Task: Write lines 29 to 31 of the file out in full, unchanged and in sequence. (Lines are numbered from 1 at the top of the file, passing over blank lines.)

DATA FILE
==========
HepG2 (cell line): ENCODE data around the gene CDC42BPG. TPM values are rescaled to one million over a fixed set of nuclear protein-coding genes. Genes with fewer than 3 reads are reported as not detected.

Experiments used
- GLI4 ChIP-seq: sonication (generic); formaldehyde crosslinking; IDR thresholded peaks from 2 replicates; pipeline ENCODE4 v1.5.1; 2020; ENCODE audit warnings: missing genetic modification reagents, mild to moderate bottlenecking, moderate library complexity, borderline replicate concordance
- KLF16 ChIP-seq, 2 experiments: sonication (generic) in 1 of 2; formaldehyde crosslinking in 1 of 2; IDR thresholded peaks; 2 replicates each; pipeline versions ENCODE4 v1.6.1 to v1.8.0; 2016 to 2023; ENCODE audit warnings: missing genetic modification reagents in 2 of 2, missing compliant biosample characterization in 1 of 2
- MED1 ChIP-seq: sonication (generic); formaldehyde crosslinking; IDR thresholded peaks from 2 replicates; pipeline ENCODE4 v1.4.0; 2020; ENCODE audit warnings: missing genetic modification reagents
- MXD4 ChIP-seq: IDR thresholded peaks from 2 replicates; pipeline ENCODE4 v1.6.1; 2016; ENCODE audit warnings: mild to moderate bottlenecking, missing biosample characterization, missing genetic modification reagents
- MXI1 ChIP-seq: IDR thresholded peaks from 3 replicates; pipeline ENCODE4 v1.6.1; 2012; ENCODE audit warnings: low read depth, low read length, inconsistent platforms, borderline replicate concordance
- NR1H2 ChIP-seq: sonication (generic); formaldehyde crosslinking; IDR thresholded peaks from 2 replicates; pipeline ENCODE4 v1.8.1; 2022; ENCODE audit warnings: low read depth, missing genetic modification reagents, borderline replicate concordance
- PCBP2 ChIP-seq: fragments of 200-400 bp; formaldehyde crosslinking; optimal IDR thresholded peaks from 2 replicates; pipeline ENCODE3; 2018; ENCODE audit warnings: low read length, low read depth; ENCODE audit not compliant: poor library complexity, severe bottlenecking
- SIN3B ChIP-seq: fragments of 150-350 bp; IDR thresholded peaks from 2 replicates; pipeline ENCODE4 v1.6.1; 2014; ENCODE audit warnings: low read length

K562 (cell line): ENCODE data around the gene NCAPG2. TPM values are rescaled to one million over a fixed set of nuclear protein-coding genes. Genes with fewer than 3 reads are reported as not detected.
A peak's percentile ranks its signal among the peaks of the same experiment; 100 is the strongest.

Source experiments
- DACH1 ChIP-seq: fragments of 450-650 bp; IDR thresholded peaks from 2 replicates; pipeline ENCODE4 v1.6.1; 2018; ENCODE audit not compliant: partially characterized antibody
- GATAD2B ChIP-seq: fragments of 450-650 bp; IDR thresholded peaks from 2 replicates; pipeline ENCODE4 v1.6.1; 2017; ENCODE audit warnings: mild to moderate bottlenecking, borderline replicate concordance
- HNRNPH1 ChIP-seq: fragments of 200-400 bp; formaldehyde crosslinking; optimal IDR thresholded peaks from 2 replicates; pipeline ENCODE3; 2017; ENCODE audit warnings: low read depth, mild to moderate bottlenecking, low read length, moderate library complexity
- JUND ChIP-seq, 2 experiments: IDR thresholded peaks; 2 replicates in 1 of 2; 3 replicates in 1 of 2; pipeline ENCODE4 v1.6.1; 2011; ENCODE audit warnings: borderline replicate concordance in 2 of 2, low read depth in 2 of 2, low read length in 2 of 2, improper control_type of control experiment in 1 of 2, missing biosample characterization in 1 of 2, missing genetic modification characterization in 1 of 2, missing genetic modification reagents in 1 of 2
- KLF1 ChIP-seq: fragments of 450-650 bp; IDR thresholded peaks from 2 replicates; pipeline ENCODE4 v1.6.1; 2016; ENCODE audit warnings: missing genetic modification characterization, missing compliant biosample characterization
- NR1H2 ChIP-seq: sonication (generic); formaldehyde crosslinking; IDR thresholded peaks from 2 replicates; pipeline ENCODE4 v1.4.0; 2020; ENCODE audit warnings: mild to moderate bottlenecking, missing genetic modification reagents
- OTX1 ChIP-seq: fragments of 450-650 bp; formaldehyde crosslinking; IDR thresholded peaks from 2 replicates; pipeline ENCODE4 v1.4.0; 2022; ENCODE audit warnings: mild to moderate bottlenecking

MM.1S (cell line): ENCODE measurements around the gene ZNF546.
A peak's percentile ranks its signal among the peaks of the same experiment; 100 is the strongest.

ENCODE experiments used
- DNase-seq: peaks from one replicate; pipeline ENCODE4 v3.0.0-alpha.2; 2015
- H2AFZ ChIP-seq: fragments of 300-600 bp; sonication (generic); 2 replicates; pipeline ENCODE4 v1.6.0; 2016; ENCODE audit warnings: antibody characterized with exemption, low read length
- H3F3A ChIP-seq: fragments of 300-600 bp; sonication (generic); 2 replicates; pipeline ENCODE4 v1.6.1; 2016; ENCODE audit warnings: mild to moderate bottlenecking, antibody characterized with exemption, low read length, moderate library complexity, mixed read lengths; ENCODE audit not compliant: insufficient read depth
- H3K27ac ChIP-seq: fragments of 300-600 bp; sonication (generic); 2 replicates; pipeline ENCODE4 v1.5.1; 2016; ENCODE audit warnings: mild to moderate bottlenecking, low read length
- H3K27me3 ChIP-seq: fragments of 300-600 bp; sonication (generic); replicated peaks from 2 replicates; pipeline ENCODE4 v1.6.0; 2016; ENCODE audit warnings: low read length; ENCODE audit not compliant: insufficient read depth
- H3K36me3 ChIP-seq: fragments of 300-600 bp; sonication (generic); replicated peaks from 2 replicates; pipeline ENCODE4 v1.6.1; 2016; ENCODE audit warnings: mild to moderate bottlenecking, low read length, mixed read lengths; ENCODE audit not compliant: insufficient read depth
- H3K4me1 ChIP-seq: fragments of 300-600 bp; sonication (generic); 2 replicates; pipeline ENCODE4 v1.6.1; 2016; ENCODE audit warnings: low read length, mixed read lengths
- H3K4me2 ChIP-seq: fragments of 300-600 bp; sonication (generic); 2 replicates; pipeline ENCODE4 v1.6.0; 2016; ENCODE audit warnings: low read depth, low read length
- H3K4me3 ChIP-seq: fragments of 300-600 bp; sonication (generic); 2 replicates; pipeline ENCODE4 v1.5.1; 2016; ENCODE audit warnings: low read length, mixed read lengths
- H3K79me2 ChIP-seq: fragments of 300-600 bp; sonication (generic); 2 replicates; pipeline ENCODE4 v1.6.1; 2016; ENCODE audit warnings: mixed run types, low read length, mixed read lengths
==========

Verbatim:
- H3K36me3 ChIP-seq: fragments of 300-600 bp; sonication (generic); replicated peaks from 2 replicates; pipeline ENCODE4 v1.6.1; 2016; ENCODE audit warnings: mild to moderate bottlenecking, low read length, mixed read lengths; ENCODE audit not compliant: insufficient read depth
- H3K4me1 ChIP-seq: fragments of 300-600 bp; sonication (generic); 2 replicates; pipeline ENCODE4 v1.6.1; 2016; ENCODE audit warnings: low read length, mixed read lengths
- H3K4me2 ChIP-seq: fragments of 300-600 bp; sonication (generic); 2 replicates; pipeline ENCODE4 v1.6.0; 2016; ENCODE audit warnings: low read depth, low read length